Every year on November 29th the international community marks the anniversary of the United Nations (hereinafter referred to as the ‘UN’) Partition Resolution 181(II) . It is sometimes forgotten ‘ and often not even known ‘ that this was the first blueprint for an Israeli-Palestinian ‘two states for two peoples’ solution. While this resolution was accepted by Jewish leaders, it was renounced by Arab and Palestinian leadership who also, by their own acknowledgement, declared war on the fledgling Jewish state ‘ while also targeting the Jewish population living in their respective Arab countries.
The history of the Israeli-Palestinian conflict ‘ within the broader Arab-Israeli conflict ‘ is deeply rooted. At the core of the conflict lies the Balfour Declaration. Created on 2 November 1917, the declaration is a letter from the United Kingdom’s Foreign Secretary Arthur James Balfour to Baron Rothschild, a leader of the British Jewish community, which was written for transmission to the Zionist Federation of Great Britain and Ireland. It read as follows:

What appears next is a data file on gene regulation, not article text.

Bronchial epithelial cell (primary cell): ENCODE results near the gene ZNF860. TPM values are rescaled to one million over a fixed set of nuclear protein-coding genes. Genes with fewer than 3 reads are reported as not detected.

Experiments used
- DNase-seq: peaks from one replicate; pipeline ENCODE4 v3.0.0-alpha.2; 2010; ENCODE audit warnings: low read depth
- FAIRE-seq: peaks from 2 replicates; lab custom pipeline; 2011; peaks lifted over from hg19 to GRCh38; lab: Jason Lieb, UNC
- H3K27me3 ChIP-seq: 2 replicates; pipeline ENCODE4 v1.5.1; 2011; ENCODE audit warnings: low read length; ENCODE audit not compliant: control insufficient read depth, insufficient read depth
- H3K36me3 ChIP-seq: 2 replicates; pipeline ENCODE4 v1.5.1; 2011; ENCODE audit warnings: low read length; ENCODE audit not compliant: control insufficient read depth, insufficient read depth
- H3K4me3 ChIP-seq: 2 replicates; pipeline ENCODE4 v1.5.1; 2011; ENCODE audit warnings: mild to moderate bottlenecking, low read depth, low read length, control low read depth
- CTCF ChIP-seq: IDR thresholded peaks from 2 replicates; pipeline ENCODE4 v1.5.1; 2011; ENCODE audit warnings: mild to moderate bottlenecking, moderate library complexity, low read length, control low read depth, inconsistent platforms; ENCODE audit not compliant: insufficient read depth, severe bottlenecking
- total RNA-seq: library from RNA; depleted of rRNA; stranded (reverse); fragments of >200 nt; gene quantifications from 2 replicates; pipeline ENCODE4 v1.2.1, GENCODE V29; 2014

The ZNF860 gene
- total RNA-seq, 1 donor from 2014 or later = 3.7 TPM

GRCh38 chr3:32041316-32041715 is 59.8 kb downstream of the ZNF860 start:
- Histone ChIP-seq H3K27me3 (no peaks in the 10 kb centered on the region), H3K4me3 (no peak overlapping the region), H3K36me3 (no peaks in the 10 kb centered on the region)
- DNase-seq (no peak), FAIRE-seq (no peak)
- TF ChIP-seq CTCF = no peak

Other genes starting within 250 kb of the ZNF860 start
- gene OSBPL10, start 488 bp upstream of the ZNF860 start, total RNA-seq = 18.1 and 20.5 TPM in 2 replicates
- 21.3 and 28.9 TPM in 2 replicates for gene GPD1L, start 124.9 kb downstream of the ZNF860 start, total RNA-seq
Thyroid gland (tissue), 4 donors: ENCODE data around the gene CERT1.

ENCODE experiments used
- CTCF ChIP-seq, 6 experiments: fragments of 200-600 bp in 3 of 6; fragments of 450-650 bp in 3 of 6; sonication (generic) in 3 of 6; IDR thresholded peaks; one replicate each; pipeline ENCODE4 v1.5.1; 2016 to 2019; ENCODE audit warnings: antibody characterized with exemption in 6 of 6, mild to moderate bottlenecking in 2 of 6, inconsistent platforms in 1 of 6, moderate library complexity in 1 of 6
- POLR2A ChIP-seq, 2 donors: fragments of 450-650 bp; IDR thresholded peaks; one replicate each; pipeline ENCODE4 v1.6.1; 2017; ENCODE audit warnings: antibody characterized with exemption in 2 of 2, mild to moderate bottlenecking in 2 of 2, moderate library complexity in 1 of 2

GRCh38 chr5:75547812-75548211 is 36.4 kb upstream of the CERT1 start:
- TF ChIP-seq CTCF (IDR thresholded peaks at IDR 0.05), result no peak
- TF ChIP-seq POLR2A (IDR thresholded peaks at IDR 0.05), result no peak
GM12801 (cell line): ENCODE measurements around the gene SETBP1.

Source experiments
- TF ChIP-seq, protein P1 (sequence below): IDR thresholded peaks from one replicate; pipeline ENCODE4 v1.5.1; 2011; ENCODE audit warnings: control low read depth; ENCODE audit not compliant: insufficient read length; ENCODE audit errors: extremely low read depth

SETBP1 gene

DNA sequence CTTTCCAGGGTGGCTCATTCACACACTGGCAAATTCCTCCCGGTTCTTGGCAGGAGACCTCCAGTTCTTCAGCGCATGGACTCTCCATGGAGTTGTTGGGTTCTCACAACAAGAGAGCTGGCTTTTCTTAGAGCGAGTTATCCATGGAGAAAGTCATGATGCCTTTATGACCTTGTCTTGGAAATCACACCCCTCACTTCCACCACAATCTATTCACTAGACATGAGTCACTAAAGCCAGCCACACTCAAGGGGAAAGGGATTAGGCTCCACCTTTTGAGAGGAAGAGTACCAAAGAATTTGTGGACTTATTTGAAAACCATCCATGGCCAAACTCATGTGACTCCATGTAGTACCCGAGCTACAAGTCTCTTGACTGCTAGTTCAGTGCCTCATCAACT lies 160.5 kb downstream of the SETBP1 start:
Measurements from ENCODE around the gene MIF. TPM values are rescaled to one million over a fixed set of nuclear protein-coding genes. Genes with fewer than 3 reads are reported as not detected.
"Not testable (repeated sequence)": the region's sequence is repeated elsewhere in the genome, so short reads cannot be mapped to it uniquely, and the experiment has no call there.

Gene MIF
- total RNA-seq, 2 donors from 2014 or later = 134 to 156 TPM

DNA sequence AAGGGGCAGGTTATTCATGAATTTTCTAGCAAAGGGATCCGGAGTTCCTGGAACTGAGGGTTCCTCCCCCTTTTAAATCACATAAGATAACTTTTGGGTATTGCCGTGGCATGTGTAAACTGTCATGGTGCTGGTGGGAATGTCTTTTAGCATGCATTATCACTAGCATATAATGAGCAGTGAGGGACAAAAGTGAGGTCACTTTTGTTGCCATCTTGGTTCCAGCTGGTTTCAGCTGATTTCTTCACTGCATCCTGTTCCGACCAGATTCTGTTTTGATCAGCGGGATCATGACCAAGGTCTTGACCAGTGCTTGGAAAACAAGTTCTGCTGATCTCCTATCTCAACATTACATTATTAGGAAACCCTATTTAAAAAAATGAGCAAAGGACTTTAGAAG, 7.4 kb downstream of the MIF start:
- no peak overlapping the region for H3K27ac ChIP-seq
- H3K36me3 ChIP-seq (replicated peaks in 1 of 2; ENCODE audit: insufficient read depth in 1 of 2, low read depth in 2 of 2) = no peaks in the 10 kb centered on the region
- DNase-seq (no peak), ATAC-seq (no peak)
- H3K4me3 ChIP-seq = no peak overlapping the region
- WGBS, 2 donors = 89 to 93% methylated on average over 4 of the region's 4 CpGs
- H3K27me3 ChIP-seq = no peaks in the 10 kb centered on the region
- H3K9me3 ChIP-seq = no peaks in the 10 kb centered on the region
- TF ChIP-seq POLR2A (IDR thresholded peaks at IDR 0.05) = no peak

The impact of this document on the Israeli-Palestinian conflict is immeasurable, having been incorporated into the Treaty of S??vres , referenced in the McMahon-Hussein Correspondence , and disputed in the Sykes-Picot Agreement . As Jack Straw, former British Foreign Secretary noted in a 2002 interview:
Had Resolution 181(II) been accepted, there would not have been the 1948 Arab-Israeli War and the ensuing refugee problems. Instead, the annual November 29 UN-organized International Day of Solidarity with the Palestinian People might well have been a day commemorating peace in the Middle East, and the co-existent establishment of both the State of Israel and the State of Palestine.
Instead, in May 1948, the local Arab population of Mandate Palestine was joined by seven Arab countries in a collective UN-violated attempt to destroy the newly re-established Jewish state (see Appendix A). This war would become known to Israelis as the ‘War of Independence’ and to Palestinians as ‘The Catastrophe’ . This is distinction in narratives is vitally important in understanding the plight of both Jewish and Palestinian refugees over the past 67 years.